Eastern Europe has experienced more change in the last generation than any other corner of Europe. With war-era grandpas now gone, across the former Warsaw Pact zone new museums and memorials deal candidly with the dark side of Communism—and Fascism before that. And now that the economy is perking up (with European Union help), impressive renovations and infrastructure improvements are springing up across the region. Here’s the latest.
In Prague, the National Museum on Wenceslas Square is slated to wrap up a years-long renovation. By mid-2015, visitors should be able to see its interior, richly decorated in the Czech Revival style that heralded the 19th-century rebirth of the Czech nation. The city’s Vysehrad river embankment is a fun place to hang out, having been recently spiffed up with cafes, restaurant barges, and a lively farmers market on Saturdays.
Direct trains from Prague to Vienna are now operated by RailJet (Austrian high-speed service), which makes the journey in just over four hours, a half-hour faster than the previous EuroCity service. Prague is no longer connected to Amsterdam via a night train.
It was huge news when Poland’s own John Paul II became a Catholic saint, causing construction at sights dedicated to the pope to go into full swing. In Krakow, construction is ongoing at the new St. John Paul II Center, which will have a sanctuary and museum. In Wadowice, about an hour outside of Krakow, John Paul II’s family home has been renovated and turned into a museum.
In Warsaw, the Museum of Polish Jews recently opened its permanent collection, showcasing a thousand years of Jewish history in Poland through multimedia displays, paintings, and artifacts. A new airport train conveniently zips travelers to downtown, and an east–west Metro line will open sometime this year. The Srodmiescie (“Downtown”) district has emerged as the city’s hipster dining mecca.
Gdansk’s new European Solidarity Center, located in a rusted-metal building at the entrance to the shipyards where Lech Walesa’s 1980 strikes took place, is one of Europe’s best sights about the end of communism. The shipyards themselves are undergoing a multiyear redevelopment into a “New City” residential and commerce zone—though key Solidarity landmarks are unaffected.
Gdansk has a surprisingly rich Shakespearean tradition. Its new Shakespeare Theater, with its controversially minimalist, blocky, black facade, will host the annual Shakespeare Festival in early autumn, as well as Polish-language productions year-round.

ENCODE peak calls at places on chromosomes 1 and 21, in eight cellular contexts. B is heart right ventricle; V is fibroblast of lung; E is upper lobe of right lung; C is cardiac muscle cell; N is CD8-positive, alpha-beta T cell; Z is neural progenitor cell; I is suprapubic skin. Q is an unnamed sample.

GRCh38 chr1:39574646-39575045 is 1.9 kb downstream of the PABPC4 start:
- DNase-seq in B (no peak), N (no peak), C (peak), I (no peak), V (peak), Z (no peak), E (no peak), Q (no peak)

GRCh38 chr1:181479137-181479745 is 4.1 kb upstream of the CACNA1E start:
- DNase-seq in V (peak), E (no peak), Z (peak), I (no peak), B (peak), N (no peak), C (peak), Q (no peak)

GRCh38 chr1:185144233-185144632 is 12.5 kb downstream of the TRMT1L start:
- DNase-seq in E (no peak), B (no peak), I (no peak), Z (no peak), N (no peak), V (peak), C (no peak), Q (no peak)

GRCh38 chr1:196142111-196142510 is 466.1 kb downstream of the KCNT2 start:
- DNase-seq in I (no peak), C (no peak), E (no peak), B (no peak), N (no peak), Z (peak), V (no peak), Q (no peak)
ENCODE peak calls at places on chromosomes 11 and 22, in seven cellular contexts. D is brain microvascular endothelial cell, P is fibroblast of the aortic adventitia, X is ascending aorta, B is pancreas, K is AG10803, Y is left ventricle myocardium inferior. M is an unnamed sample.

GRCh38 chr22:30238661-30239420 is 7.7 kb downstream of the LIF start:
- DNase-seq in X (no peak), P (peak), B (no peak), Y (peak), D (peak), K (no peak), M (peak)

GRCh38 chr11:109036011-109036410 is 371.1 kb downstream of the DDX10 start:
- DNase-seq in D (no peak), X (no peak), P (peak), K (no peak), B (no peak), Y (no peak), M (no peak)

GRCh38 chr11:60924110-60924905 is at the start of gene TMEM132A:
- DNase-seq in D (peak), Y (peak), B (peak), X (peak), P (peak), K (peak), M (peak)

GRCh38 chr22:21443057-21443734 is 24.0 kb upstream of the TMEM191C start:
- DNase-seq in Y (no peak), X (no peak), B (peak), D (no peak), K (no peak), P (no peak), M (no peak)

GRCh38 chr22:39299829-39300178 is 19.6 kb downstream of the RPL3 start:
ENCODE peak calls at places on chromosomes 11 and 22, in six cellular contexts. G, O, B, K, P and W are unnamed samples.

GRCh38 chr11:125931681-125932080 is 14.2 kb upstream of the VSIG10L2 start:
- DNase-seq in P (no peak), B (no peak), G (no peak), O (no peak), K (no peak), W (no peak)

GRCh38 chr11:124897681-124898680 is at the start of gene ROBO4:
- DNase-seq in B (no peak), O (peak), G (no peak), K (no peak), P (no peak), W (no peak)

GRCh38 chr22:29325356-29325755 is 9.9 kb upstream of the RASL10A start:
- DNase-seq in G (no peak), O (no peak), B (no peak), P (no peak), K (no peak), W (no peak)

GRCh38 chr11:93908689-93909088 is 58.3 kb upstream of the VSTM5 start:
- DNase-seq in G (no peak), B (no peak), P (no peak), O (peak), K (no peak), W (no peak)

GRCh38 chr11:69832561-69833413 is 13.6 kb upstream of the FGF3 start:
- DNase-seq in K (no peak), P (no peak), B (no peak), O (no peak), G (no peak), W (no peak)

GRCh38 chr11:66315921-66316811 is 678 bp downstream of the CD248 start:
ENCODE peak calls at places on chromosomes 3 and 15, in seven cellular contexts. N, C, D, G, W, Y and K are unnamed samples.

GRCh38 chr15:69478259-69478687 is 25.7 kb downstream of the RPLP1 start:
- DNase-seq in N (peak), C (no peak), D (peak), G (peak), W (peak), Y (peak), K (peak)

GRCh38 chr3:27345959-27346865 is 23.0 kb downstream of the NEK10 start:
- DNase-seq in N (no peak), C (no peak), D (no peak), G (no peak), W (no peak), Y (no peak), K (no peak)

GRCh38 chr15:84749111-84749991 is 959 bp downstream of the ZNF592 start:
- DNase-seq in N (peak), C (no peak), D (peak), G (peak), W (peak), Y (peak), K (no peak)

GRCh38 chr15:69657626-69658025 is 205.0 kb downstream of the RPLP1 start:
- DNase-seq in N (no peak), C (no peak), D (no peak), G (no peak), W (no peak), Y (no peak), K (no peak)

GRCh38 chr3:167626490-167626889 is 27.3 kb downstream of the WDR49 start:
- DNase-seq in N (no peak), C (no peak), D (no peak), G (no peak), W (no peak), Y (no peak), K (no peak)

In Slovenia’s capital, Ljubljana, a fun way to travel is via green electric “Kavalir” carts, which transport people around the downtown core for free (just flag one down). The Joze Plecnik House, dedicated to the famous Slovene architect, is closed for renovation until the fall. Metelkova City, a former military installation, is now a colorful, funky, graffiti-slathered squatter’s colony. This Habsburg-built complex—with barracks, warehouses, and a prison—has been transformed into galleries, theaters, bars, and nightclubs.
In Hungary, Budapest’s spectacular Parliament building, with its soaring Neo-Renaissance dome, is one of the city’s top attractions. To ensure a spot on a tour, visitors should pay the extra 75 cents per ticket to book online a day or two in advance. Same-day tickets are sold at the new underground visitors center.
The city has gorgeously restored the March 15 Square as a fine park, with partially excavated Roman ruins on display. Liberty Square’s new Monument to the Hungarian Victims of the Nazis gives the impression that Hungary was a peaceful land unwittingly caught up in the Nazi war machine (when it actually was an ally of Nazi Germany for three years). The square in front of the Nyugati train station will be renovated over the next few years, so the station area will likely be in transition, with many services and tram stops temporarily relocated.
Budapest’s Franz Liszt Academy of Music has been stunningly restored inside and out, and concerts here are much more affordable than at the Hungarian State Opera. The Museum of Fine Arts, a giant collection of mostly European art in Budapest’s City Park, is closed for renovation, likely through 2017. Budapest has embarked on ambitious plans to build a new “Museum Quarter” in the corner of the City Park, near today’s 1956 Monument. Eventually this will consolidate several far-flung museum collections.
The Budapest Zoo turned an old amusement park into Holnemvolt Park, with exotic animals, puppet shows, pony rides, and some favorite rides from the amusement park. And Budapest now has its own Ferris wheel—the Budapest Eye (a.k.a. the Sziget Eye), located in Elisabeth Square.
From north to south, the countries of Eastern Europe continue to experience extensive growth and change, making this an especially exciting and vibrant time to visit.
(Photos: Dominic Arizona Bonuccelli and Rick Steves)
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